I think the most common sentiment expressed against vegans is that they act holier than thou. Vegans start proselytizing about their inherent moral superiority on the very day that they stop consuming animal products. No one wants to be told that some random dude (or old lady on youtube) is better than them because they stopped drinking milk.

Fair enough. If you’re truly a “good person”, you will stop consuming animal products and not declare it to the world. You’ll buy soy milk and keep it to yourself. No one wants to hear about how you are changing the world while we are apparently destroying it.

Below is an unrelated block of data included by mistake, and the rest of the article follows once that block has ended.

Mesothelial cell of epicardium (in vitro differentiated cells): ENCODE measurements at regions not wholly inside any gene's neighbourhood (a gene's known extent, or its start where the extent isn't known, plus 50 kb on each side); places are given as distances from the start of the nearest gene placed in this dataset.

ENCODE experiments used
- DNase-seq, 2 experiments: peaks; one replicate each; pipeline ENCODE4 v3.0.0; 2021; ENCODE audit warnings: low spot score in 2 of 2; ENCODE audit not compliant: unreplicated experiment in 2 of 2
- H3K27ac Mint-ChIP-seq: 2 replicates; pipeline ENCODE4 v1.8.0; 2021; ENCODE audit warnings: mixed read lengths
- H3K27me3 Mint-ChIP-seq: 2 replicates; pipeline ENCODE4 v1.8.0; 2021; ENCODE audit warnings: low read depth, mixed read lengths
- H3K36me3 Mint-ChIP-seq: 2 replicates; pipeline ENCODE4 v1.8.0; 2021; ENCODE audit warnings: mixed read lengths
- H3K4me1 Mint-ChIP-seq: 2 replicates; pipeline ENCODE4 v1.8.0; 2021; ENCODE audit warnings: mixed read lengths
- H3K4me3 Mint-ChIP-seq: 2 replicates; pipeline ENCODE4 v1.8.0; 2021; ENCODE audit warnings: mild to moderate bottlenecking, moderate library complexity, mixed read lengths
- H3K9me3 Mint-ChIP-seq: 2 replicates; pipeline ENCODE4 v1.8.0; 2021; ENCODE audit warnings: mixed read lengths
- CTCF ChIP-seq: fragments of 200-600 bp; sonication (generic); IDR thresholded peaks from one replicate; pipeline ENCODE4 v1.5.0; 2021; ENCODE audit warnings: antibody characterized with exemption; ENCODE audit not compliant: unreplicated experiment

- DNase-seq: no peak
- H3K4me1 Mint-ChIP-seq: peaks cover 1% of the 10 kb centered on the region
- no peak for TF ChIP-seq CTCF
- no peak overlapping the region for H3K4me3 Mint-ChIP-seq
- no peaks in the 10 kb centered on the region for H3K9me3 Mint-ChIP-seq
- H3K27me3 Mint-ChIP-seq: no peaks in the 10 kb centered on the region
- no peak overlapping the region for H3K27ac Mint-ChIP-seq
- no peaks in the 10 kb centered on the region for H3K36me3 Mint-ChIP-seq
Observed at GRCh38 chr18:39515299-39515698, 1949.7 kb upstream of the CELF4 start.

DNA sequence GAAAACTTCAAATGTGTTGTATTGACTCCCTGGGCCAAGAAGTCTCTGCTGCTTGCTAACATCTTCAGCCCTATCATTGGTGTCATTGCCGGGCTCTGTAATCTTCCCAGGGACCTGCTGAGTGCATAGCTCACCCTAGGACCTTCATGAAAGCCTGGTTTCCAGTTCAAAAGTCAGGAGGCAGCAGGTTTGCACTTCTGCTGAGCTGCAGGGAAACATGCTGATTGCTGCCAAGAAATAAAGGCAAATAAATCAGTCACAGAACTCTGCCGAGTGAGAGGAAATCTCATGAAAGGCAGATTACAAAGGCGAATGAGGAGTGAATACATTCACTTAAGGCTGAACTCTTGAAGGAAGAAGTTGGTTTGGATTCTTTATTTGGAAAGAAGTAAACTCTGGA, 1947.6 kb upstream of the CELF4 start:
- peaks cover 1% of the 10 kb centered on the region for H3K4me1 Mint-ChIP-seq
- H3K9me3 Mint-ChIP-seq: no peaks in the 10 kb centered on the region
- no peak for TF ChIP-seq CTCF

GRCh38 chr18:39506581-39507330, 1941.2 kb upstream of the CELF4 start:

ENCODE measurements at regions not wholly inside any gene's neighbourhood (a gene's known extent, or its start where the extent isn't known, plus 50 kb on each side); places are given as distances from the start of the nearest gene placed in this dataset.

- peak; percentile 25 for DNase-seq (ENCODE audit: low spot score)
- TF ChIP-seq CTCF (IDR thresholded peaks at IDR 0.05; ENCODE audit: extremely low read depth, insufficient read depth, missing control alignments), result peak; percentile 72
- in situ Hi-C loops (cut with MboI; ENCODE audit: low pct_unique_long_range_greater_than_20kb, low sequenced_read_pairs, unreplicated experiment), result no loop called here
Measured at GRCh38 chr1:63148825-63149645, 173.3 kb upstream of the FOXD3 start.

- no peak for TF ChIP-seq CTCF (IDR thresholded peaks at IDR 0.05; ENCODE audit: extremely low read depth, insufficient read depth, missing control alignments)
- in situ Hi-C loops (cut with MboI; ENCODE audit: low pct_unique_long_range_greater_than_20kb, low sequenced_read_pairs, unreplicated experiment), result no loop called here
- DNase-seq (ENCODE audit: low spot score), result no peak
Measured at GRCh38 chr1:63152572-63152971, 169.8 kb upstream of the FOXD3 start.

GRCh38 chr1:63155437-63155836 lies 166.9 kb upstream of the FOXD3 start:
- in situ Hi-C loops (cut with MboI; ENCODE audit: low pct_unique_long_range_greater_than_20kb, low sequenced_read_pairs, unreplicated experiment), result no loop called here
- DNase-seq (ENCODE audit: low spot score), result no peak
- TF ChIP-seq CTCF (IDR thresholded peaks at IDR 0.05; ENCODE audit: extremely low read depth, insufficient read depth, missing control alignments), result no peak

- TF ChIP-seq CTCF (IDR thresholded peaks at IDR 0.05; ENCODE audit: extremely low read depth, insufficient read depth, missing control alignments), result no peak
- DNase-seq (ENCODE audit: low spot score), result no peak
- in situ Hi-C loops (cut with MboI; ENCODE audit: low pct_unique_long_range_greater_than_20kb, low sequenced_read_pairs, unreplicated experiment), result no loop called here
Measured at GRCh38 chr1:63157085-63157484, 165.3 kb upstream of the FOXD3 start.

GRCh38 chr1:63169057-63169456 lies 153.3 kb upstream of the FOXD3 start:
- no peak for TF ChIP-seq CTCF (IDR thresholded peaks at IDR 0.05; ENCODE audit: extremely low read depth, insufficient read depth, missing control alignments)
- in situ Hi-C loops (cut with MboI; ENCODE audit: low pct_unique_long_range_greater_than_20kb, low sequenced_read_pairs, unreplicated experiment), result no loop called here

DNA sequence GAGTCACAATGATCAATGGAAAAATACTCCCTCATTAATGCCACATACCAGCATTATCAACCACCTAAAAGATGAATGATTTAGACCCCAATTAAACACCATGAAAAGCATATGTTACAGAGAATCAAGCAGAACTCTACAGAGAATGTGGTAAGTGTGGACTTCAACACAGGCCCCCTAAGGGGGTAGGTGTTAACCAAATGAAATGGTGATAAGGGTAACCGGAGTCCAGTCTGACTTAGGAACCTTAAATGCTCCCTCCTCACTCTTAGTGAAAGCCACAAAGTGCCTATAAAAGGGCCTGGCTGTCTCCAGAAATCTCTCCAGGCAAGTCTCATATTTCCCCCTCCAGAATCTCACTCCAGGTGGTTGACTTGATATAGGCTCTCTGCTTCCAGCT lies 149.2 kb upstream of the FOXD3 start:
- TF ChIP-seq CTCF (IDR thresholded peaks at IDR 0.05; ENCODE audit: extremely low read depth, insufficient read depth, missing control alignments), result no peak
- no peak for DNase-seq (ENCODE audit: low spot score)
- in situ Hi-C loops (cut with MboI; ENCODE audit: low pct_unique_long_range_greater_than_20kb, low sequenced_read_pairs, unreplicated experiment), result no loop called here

I find that this argument, although fair in its place, doesn’t quite capture the issue at hand. Eating animal products is indeed, at this very moment, worsening the long term climate of the planet. It is proven beyond doubt that animals feel pain (for the interested, pain is correlated with the complexity of the neural circuitry inside the body, and animals have been proven beyond doubt to pass that threshold of neural complexity. Even chickens. Trees have not). We are enslaving billions and billions of animals every year, keeping them in horrible conditions, forcibly impregnating them for milk, or killing them for meat. Will my not discussing veganism help in making the situation better for them? Am I not shunning some kind of amorphous social responsibility towards them when I buy soy milk quietly and mind my business?